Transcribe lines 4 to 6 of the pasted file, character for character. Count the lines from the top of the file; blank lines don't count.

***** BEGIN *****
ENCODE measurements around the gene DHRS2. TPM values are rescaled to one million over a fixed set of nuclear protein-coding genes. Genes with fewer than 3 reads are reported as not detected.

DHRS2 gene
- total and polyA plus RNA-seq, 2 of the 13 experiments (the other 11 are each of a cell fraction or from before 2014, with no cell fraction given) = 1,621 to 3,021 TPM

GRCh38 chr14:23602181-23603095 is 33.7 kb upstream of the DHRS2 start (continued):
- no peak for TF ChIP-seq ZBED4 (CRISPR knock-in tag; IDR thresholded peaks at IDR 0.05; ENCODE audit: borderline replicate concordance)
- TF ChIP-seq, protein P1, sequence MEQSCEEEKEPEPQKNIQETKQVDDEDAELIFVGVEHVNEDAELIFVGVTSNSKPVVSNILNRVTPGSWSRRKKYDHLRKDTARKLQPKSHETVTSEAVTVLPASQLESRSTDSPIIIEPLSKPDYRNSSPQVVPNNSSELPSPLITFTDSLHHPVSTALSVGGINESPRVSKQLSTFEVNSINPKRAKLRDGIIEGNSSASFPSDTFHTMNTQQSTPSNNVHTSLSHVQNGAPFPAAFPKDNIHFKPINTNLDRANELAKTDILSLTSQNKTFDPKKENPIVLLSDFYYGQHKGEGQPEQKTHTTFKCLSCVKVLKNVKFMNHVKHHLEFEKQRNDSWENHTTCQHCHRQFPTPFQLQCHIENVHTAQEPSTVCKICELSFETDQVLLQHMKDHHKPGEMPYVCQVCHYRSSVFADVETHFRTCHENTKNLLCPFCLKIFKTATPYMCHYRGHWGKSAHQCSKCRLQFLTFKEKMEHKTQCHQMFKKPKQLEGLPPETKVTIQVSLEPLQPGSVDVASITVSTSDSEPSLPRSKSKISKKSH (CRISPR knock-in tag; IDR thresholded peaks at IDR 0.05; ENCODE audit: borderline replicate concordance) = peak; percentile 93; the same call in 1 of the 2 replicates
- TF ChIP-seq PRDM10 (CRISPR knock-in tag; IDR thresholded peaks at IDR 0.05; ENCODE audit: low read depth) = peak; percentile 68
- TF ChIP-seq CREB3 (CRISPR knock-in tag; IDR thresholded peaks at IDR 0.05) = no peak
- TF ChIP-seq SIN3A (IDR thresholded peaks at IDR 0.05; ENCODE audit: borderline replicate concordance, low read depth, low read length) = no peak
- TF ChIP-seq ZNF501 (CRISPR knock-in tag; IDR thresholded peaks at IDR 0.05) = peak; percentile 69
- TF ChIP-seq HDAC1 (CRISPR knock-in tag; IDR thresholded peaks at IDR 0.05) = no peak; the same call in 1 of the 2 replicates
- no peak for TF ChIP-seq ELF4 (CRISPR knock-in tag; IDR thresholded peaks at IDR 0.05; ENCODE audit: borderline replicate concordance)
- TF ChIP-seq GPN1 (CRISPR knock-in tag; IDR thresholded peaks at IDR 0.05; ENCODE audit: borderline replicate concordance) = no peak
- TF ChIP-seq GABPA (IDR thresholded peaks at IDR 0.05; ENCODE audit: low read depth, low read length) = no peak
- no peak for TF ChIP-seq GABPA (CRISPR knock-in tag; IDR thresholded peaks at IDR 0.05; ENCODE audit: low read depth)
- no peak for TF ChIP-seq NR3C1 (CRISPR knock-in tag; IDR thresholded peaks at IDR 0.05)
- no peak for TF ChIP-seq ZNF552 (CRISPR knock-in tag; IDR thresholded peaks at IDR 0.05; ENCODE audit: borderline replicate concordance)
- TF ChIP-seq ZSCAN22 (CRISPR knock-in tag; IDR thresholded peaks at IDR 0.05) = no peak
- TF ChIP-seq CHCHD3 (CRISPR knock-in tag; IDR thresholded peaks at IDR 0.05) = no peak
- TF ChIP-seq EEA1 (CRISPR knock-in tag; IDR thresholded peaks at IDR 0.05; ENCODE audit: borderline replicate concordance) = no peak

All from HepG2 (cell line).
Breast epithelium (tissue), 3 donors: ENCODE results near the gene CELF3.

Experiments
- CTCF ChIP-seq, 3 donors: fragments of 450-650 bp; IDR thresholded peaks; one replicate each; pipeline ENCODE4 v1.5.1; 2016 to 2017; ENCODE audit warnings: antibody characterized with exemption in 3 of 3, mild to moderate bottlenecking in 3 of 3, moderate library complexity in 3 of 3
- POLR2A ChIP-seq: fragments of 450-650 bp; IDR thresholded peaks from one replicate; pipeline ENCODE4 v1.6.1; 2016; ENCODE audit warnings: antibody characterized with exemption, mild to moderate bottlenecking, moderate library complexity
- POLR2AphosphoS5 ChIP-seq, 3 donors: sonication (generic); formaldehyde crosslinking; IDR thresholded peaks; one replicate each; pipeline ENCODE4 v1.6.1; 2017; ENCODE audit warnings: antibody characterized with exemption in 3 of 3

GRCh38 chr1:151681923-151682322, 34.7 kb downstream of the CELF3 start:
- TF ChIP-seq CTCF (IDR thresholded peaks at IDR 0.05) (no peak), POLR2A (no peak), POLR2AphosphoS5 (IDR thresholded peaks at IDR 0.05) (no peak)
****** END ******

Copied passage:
GRCh38 chr14:23602181-23603095 is 33.7 kb upstream of the DHRS2 start (continued):
- no peak for TF ChIP-seq ZBED4 (CRISPR knock-in tag; IDR thresholded peaks at IDR 0.05; ENCODE audit: borderline replicate concordance)
- TF ChIP-seq, protein P1, sequence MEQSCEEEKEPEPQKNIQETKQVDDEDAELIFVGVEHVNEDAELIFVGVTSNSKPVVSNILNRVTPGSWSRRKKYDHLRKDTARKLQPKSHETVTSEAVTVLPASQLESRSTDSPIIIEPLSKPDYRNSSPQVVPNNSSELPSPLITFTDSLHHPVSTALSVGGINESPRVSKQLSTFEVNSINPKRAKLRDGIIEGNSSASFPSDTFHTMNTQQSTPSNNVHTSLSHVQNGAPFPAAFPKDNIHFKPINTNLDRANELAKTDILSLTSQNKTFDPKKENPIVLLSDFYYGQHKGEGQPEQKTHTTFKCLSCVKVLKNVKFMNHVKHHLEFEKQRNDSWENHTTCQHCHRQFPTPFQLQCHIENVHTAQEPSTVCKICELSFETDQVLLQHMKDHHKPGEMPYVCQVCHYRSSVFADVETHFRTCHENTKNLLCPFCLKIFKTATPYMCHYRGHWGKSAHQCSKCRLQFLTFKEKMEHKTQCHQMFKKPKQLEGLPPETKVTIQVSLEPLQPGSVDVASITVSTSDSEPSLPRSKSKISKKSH (CRISPR knock-in tag; IDR thresholded peaks at IDR 0.05; ENCODE audit: borderline replicate concordance) = peak; percentile 93; the same call in 1 of the 2 replicates